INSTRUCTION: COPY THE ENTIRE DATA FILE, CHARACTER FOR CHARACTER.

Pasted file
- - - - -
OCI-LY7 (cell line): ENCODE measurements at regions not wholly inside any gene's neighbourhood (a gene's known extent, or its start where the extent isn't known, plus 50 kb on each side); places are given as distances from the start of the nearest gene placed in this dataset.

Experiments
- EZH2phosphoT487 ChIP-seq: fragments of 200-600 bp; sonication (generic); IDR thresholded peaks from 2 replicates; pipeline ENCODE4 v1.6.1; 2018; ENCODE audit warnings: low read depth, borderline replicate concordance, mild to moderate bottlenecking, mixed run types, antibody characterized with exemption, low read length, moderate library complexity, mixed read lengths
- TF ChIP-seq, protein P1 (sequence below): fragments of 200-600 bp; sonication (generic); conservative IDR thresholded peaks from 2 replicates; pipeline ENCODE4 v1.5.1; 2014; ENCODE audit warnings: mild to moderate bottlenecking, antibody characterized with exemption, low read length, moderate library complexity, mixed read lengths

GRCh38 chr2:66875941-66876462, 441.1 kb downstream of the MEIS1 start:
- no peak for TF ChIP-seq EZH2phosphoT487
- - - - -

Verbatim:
OCI-LY7 (cell line): ENCODE measurements at regions not wholly inside any gene's neighbourhood (a gene's known extent, or its start where the extent isn't known, plus 50 kb on each side); places are given as distances from the start of the nearest gene placed in this dataset.

Experiments
- EZH2phosphoT487 ChIP-seq: fragments of 200-600 bp; sonication (generic); IDR thresholded peaks from 2 replicates; pipeline ENCODE4 v1.6.1; 2018; ENCODE audit warnings: low read depth, borderline replicate concordance, mild to moderate bottlenecking, mixed run types, antibody characterized with exemption, low read length, moderate library complexity, mixed read lengths
- TF ChIP-seq, protein P1 (sequence below): fragments of 200-600 bp; sonication (generic); conservative IDR thresholded peaks from 2 replicates; pipeline ENCODE4 v1.5.1; 2014; ENCODE audit warnings: mild to moderate bottlenecking, antibody characterized with exemption, low read length, moderate library complexity, mixed read lengths

GRCh38 chr2:66875941-66876462, 441.1 kb downstream of the MEIS1 start:
- no peak for TF ChIP-seq EZH2phosphoT487